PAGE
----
Classification
The classification of pain continues to evolve, although two clear concepts dominate: that of tissue injury pain or ‘inflammatory pain’ or ‘nociceptive pain’ and pain arising from nervous system injury or neuropathic pain. Although simplistic, this approach is commonly accepted by pain specialists. Neuropathic pain has been defined as ‘pain arising as a direct consequence of a lesion or disease affecting the somatosensory nervous system’.(7) It is best thought of as an abnormal activation of the pain pathways.
It can occur as a result of injury to peripheral nerves (peripheral neuropathic pain) or lesions within the brain or spinal cord (central neuropathic pain). It can be spontaneous or evoked, and often described as shooting, stabbing or burning pain. Common neuropathic chronic pain conditions include painful polyneuropathy, for example, from diabetes or peripheral vascular disease, (common in CKD), postherpetic neuralgia, peripheral nerve injury, radiculopathy, cancer-related pain and central post-stroke pain.(8,9) Contrary to nociceptive pain, which results from physiological activation of nociceptors alerting to potential or actual tissue injury, chronic neuropathic pain has no beneficial effect.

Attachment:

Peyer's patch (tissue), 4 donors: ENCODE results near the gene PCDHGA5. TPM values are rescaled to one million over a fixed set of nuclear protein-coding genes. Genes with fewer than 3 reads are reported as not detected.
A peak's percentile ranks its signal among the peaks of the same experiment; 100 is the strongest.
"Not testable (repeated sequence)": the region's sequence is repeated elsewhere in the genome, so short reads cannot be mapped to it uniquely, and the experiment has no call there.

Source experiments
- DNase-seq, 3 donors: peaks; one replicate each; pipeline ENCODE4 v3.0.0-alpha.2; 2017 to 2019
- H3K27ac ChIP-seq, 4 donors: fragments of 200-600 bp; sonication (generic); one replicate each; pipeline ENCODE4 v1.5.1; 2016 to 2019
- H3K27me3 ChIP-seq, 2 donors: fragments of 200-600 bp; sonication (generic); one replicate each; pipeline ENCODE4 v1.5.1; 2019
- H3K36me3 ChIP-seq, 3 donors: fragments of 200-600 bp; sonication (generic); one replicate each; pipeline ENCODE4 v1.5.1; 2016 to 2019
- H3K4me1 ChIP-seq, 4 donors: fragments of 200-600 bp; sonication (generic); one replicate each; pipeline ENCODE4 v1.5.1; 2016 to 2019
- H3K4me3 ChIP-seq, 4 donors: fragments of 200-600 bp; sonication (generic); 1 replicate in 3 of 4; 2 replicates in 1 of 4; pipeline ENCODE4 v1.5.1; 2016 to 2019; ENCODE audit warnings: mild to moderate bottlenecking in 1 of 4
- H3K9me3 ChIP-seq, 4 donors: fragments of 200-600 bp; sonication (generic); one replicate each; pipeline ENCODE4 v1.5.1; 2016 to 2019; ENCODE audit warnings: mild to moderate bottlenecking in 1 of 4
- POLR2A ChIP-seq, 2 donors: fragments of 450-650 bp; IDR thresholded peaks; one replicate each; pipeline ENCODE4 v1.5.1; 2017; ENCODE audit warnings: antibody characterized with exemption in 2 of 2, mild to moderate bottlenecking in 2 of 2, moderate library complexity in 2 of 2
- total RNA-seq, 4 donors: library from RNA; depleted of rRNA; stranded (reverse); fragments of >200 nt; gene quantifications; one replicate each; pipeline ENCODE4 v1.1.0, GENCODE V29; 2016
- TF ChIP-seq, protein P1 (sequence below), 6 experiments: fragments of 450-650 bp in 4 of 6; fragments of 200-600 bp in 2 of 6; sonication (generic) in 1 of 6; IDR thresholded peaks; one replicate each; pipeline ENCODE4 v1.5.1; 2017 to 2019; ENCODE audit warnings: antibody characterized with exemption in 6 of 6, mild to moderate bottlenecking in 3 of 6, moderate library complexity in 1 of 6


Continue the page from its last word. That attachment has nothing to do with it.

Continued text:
Pain in CKD
Pain in CKD is often multifactoral, with a mixture of nociceptive and neuropathic pain symptoms. The number and severity of symptoms reported in this patient population is similar to hospitalised patients in a palliative care setting.(10) Pain may result from the primary disease (for example, distended polycystic kidneys) or be related to the management of the renal failure, where complications from central lines and arteriovenous fistulas can lead to painful ischaemic neuropathies.
Most commonly, pain is related to co-morbid illness. As renal impairment is common in patients with diabetes, cardiovascular disease or cancer (from disease or treatment, for example, chemotherapy, obstructive uropathy, myeloma) pain syndromes include, painful ischaemic limbs, painful diabetic neuropathy and bone disease.(1,2,10) Musculoskeletal pain from arthritis in elderly end-stage renal disease (ESRD) reflects the prevalence in the general population.